**NB this post has been amended from a post on my CETIS blog**
Sustaining and embedding changes to curriculum design practices and processes was the theme for the Design Programme meeting held last week in Nottingham.
The projects are now in their final year of a four year funding cycle, and the focus of the activities and discussions were to:
“*Explore how projects can best ensure their activities result in real and sustained changes to curriculum design processes and practices and how to evidence this impact
*Showcase innovative practice from the Curriculum Design programme and explore and discuss how these outputs can assist in transforming curriculum design more widely in other institutions
*Further explore how projects can contribute to the programme level narrative around how institutions are changing the processes and practices relating to curriculum design and the role technology plays within this”
So that by then end of the two days, projects would (hopefully) be able to:
“* outline a clear approach to sustaining their innovations and changes to the curriculum design practices and processes
*outline benefits realisation proposals for embedding their outputs to support institutional enhancement and realising the benefits of their projects more widely
*all projects will have a clearer understanding of the good practice, innovation and findings which have emerged from programme and how this can enhance their own projects and practice.”
Unsurprisingly all the projects have been on quite a journey over the past three and half years. There have been changes to project staff; most projects have had at least one change of Vice Chancellor had to deal with the various re-shuffling of senior management teams which that inevitably brings. For projects concerned with institutional level change and indeed with any project tasked with embedding a change in practice these changes at senior management have been particularly challenging. Set this against the current political climate we have to give credit to all the projects for managing to navigate their way through particularly choppy waters. But will projects leave a legacy which actually is able to sustain and embed changes to practice?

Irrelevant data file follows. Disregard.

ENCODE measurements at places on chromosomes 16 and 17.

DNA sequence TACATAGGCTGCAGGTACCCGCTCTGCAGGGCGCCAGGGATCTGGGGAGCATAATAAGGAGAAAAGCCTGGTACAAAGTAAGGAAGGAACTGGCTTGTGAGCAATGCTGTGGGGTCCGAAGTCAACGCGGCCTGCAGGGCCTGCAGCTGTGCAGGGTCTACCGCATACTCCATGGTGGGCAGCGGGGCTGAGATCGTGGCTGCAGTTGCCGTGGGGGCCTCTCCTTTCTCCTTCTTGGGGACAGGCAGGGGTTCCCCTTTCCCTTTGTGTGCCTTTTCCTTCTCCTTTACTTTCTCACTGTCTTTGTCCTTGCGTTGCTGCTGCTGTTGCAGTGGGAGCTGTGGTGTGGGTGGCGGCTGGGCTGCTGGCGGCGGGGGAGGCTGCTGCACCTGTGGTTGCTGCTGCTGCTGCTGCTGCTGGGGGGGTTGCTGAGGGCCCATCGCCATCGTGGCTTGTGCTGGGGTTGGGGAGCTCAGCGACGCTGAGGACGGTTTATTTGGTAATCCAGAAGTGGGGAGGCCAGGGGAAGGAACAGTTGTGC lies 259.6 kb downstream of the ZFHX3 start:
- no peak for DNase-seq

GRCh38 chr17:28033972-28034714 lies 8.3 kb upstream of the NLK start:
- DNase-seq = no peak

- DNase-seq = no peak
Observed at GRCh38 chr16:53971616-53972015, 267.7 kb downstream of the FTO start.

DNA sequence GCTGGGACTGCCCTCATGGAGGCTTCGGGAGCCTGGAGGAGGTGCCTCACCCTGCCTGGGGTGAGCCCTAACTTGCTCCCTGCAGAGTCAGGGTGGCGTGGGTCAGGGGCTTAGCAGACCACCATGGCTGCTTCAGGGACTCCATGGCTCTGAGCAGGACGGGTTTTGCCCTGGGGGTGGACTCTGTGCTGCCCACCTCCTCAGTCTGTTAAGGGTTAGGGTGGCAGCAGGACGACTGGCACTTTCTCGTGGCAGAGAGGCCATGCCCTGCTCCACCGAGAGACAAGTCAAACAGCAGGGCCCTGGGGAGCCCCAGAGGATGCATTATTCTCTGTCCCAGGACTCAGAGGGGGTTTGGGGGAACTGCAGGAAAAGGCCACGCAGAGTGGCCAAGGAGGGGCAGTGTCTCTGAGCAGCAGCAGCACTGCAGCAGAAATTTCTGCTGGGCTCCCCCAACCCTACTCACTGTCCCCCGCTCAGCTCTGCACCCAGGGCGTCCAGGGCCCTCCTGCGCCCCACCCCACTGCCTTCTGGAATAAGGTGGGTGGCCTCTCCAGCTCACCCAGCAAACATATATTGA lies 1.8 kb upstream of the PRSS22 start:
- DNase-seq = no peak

Paul Bailey and Peter Chatterton led a session on managing change and used a really nice visual metaphor of a snowball to represent the different push-pull and self momentum that projects can often find themselves in. I think it’s fair to say that most projects have found that in their discussions and base-lining activities that the “curriculum design” space was ripe for conversations. A number of projects have had to deal with some significant pressures of scope creep, and being seen as the panacea for whole host of related issues.
Stephen Brown and the projects from one of the programme cluster groups then led a session on sustaining change. This allowed for a very useful discussions around project identity, outputs and deliverables and how to “hand on” using that great catchall term, the “stuff” projects have produced. Helen Beetham has written up this session on the Programme Blog far more eloquently than I could. From the marketplace activity where projects were given an opportunity to show off their wares, there is a lot of great “stuff” coming out of this programme.
One of the high points of the meeting was the debate, where the quite challenging motion proposed was “This house believes that this programme will not actually change the pedagogic practice of curriculum design”. I won’t go into details on the substance of the debate here, however one question that I should have raised (but of course didn’t ) was – if this programme can’t, then what will? When JISC did fund a programme specifically around changing pedagogic practice (the Design for Learning Programme) one of the clear messages that came out was that projects couldn’t make any sustained impact on practice if they weren’t embedded in wider institutional processes around the curriculum design process. Whilst I can see that some projects maybe don’t see themselves as having direct impact on practice as they are more focused on the business process end of things; at a programme level I believe there is growing evidence that overall there are quite significant impacts being made. I’m not sure if this was planned or just one of those serendipitous coincidences but I think this post from Martin Weller whilst the meeting was in full swing is a good example of precisely how the programme is changing the pedagogic practice of curriculum design.